The opinion of the court was delivered by: JOHN R. PADOVA
In this case, a foreign seaman injured in the course of his employment aboard a vessel sued the foreign owners of that vessel for penalty wages, maintenance and cure, and damages arising from his personal injuries. The shipowners have now moved to dismiss under the doctrine of forum non conveniens. For the following reasons, I will deny the motion.
The following facts are essentially undisputed. The various independent republics that formerly comprised the nation of Yugoslavia are in the midst of a civil war. Defendant Losinjska Plovidba Oour Broadarstvo ("Losinjska") is a Croatian corporation that is owned and controlled in substantial part by the Republic of Croatia and, therefore, is an instrumentality of the Republic of Croatia. Defendants Losinjska, Island Shipping, S.A., and Cool Wind Navigation, Inc. are Croatian corporations that own, operate, possess, manage, and control the M/V Zamet (the "Vessel"). The Vessel is registered in Panama, engages in foreign commerce, and regularly calls at ports in the United States.
On November 29, 1992 in San Juan, Puerto Rico, plaintiff Slavko Vidovic, a merchant seaman, who was born in Ljubjana, Slovenia and last resided in Sarajevo, Bosnia,
signed articles of engagement and joined the Vessel as an employee. After suffering an injury while the Vessel was docked in the Port of Chester, Pennsylvania and allegedly being deprived of his wages, Vidovic filed a complaint in which he alleged claims for: (1) his personal injuries (count I); (2) maintenance, cure, earned wages, and unearned wages (count II); and (3) penalty wages (count III).
On January 14, 1994, defendants moved to dismiss the complaint for lack of subject matter jurisdiction pursuant to Federal Rule of Civil Procedure 12(b)(1). By Memorandum and Order dated March 1, 1994, I denied the motion, finding subject matter jurisdiction over the penalty wage claim and supplemental jurisdiction over the remainder of Vidovic's claims. See Vidovic v. Losinjska Plovidba Oour Broadarstvo, No. 93-3887, slip op. at 8 (E.D. Pa. Mar. 1, 1994).
In the written Memorandum, I expressly refused to analyze the forum non conveniens arguments at that time because Vidovic had not yet had the opportunity to conduct discovery with respect to the issues relevant to the doctrine of forum non conveniens. See id. at 8 n.8. After sufficient time for discovery, defendants again move to dismiss under the doctrine of forum non conveniens.
The doctrine of forum non conveniens permits a court to dismiss a case despite the existence of jurisdiction because of consideration for the interests of the litigants and in the interest of justice. See Gulf Oil Corp. v. Gilbert, 330 U.S. 501, 507, 91 L. Ed. 1055, 67 S. Ct. 839 (1947). Under the doctrine of forum non conveniens, the district court must retain flexibility, and each case turns on its particular facts. See Piper Aircraft Co. v. Reyno, 454 U.S. 235, 249-50, 70 L. Ed. 2d 419, 102 S. Ct. 252 (1981). Under the doctrine, a district court may in the exercise of its sound discretion, dismiss a case "'when the alternative forum has jurisdiction to hear the case, and when trial in the chosen forum would establish . . . oppressiveness and vexation to defendant . . . out of all proportion to plaintiff's convenience, or when the chosen forum is inappropriate because of considerations affecting the court's own administrative and legal problems.'" See Lacey v. Cessna Aircraft Co., 862 F.2d 38, 42 (3d Cir. 1988)(Lacey I)(citations omitted). In deciding whether to dismiss a case under the doctrine of forum non conveniens, the ultimate inquiry is "where trial will best serve the convenience of the parties and the ends of justice." See id. (citation omitted).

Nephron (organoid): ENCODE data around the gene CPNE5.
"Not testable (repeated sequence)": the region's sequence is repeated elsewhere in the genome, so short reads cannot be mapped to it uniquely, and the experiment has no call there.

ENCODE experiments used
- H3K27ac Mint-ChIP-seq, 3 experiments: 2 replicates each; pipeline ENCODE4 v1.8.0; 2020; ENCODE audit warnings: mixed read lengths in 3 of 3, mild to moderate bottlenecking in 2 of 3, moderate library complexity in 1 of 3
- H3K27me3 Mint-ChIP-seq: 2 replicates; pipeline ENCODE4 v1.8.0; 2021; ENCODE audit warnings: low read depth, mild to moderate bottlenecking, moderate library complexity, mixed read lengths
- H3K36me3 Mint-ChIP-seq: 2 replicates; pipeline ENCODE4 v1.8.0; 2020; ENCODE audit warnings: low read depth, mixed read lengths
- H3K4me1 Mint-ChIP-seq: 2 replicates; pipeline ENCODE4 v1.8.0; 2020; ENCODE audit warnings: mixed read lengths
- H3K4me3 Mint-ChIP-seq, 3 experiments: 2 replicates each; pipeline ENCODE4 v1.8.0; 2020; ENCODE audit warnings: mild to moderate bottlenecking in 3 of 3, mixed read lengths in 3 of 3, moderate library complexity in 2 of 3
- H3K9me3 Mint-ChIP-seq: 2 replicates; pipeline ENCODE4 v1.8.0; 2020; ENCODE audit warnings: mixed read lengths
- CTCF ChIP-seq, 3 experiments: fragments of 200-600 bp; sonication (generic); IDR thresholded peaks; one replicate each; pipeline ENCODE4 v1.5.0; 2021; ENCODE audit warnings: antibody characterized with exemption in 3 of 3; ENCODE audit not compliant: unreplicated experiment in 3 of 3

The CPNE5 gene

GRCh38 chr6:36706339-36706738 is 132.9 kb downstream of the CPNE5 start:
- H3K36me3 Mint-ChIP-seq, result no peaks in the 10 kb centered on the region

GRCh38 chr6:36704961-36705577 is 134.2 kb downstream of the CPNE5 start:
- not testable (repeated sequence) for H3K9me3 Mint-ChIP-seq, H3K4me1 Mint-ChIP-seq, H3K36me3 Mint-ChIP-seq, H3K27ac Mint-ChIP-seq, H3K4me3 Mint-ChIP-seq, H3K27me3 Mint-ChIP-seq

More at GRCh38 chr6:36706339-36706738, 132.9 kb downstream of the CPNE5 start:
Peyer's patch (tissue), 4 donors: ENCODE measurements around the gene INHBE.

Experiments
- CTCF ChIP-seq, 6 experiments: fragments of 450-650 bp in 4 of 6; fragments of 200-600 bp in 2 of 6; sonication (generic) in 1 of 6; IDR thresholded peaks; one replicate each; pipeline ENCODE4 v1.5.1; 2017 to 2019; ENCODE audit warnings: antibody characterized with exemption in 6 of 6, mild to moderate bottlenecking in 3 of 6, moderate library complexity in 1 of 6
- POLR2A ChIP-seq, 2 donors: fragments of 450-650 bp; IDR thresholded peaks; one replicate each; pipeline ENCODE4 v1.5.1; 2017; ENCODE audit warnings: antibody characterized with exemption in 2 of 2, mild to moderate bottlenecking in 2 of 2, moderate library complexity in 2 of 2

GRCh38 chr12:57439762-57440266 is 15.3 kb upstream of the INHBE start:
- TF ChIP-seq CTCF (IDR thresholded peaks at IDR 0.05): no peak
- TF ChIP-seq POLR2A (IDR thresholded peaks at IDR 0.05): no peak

The defendant bears the burden of persuasion as to all elements of the forum non conveniens analysis. See Lacey v. Cessna Aircraft Co., 932 F.2d 170, 180 (3d Cir. 1991)(Lacey II). This burden comprises two essential elements. The moving party must show that: (1) an adequate, alternative forum exists as to all parties; and (2) the private and public interest factors weigh heavily on the side of dismissal.
With respect to the adequacy of the remedy available in Croatia, defendants have submitted a letter from Josip Kardum, the Deputy Minister of Justice of the Republic of Croatia. That letter, translated into English, states as follows:
Regarding your demand in connection with safety and stability of legal proceedings before the courts of Republic of Croatia we inform you as follows:
From the very beginning of the aggression on the Republic of Croatia in 1991 up to now[,] the courts in the Republic of Croatia have not interrupted with work. In that period all the courts were working continually and all parties could obtain legal protection. The same is with the courts in the UNPA zones which continued with work in other cities out of their seats.
According to above, we can certify that there are neither legal nor factual reasons which could prevent functioning of the courts of Rijeka or Split and parties to obtain their rights.
Letter from Josip Kardum, Deputy Minister, the Ministry of Justice of the Republic of Croatia, to Losinjska Plovidba of Sept. 20, 1993. Defendants have also submitted a letter from Dr. Kresimir Pirsl, a Counselor at the Croatian Embassy in ...